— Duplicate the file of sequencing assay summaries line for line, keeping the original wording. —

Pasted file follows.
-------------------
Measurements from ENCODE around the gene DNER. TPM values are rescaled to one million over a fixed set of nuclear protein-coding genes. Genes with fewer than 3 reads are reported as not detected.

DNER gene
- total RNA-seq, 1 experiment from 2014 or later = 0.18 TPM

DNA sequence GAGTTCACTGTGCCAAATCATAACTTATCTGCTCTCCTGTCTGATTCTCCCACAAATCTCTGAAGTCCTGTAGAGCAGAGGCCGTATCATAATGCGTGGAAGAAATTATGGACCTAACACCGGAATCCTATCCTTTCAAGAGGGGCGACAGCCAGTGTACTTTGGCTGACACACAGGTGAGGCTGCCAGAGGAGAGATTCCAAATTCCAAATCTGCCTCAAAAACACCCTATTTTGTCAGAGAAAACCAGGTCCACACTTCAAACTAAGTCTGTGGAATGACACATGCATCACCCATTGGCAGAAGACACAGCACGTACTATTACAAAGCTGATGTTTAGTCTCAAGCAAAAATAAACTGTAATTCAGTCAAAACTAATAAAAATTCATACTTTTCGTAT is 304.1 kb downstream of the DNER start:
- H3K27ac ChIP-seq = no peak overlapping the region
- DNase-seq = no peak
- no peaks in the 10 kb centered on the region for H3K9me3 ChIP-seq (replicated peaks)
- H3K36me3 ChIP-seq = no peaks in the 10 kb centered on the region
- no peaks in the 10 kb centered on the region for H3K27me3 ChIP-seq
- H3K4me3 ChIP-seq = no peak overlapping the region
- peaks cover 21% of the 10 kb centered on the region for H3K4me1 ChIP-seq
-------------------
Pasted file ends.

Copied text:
Measurements from ENCODE around the gene DNER. TPM values are rescaled to one million over a fixed set of nuclear protein-coding genes. Genes with fewer than 3 reads are reported as not detected.

DNER gene
- total RNA-seq, 1 experiment from 2014 or later = 0.18 TPM

DNA sequence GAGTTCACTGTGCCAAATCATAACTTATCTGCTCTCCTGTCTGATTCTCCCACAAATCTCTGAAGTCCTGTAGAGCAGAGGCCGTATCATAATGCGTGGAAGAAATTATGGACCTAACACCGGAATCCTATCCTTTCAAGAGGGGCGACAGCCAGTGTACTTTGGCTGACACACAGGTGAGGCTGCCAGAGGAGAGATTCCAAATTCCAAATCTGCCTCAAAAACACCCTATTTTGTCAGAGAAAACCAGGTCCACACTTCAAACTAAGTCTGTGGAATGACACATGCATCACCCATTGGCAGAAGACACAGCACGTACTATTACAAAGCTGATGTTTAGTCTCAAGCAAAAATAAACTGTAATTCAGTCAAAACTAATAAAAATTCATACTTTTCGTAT is 304.1 kb downstream of the DNER start:
- H3K27ac ChIP-seq = no peak overlapping the region
- DNase-seq = no peak
- no peaks in the 10 kb centered on the region for H3K9me3 ChIP-seq (replicated peaks)
- H3K36me3 ChIP-seq = no peaks in the 10 kb centered on the region
- no peaks in the 10 kb centered on the region for H3K27me3 ChIP-seq
- H3K4me3 ChIP-seq = no peak overlapping the region
- peaks cover 21% of the 10 kb centered on the region for H3K4me1 ChIP-seq